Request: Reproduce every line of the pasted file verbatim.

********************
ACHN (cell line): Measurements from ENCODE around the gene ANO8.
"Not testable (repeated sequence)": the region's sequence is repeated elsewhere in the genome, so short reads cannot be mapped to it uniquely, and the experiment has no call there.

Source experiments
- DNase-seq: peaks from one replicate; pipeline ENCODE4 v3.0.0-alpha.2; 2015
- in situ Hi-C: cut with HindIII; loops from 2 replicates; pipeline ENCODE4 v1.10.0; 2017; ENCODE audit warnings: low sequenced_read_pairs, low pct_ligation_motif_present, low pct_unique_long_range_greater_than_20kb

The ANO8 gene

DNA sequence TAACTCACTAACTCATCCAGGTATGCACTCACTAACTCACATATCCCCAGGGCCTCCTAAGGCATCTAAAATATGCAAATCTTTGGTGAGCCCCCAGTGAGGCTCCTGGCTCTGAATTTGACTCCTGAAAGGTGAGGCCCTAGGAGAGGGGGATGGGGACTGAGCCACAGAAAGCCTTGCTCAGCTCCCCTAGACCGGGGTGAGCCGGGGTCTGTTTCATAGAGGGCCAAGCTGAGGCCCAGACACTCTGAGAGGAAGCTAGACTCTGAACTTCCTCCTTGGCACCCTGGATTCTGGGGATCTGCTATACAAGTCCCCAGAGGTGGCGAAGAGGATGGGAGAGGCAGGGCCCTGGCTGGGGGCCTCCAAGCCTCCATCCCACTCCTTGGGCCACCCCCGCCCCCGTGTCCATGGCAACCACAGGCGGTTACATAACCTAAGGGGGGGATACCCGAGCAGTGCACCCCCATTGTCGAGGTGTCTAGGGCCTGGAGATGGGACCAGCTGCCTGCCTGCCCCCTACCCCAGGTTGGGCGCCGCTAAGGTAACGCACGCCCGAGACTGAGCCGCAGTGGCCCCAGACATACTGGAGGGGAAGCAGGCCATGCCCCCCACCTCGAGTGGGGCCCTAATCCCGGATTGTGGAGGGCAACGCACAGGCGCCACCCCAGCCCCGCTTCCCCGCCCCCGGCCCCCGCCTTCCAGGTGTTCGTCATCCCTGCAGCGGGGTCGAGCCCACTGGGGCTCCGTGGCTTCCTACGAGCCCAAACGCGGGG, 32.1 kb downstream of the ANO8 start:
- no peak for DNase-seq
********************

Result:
ACHN (cell line): Measurements from ENCODE around the gene ANO8.
"Not testable (repeated sequence)": the region's sequence is repeated elsewhere in the genome, so short reads cannot be mapped to it uniquely, and the experiment has no call there.

Source experiments
- DNase-seq: peaks from one replicate; pipeline ENCODE4 v3.0.0-alpha.2; 2015
- in situ Hi-C: cut with HindIII; loops from 2 replicates; pipeline ENCODE4 v1.10.0; 2017; ENCODE audit warnings: low sequenced_read_pairs, low pct_ligation_motif_present, low pct_unique_long_range_greater_than_20kb

The ANO8 gene

DNA sequence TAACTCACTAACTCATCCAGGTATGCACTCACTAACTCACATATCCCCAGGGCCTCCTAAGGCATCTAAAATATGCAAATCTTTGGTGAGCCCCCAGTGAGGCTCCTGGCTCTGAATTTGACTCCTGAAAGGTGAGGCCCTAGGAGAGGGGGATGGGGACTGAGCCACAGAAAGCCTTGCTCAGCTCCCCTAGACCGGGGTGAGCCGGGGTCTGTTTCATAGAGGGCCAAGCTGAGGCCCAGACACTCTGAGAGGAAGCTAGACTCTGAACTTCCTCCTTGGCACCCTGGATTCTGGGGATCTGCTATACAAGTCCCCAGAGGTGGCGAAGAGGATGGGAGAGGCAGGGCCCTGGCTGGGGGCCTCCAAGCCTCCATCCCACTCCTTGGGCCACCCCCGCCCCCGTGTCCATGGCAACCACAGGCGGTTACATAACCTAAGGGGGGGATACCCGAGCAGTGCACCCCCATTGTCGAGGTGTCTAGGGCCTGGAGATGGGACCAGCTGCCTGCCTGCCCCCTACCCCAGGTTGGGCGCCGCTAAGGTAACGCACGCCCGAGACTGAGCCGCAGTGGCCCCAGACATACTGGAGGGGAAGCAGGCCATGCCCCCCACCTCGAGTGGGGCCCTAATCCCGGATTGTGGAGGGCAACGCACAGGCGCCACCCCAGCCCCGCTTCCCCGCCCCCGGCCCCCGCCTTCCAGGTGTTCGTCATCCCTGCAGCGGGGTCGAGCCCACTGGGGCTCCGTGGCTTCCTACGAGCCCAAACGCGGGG, 32.1 kb downstream of the ANO8 start:
- no peak for DNase-seq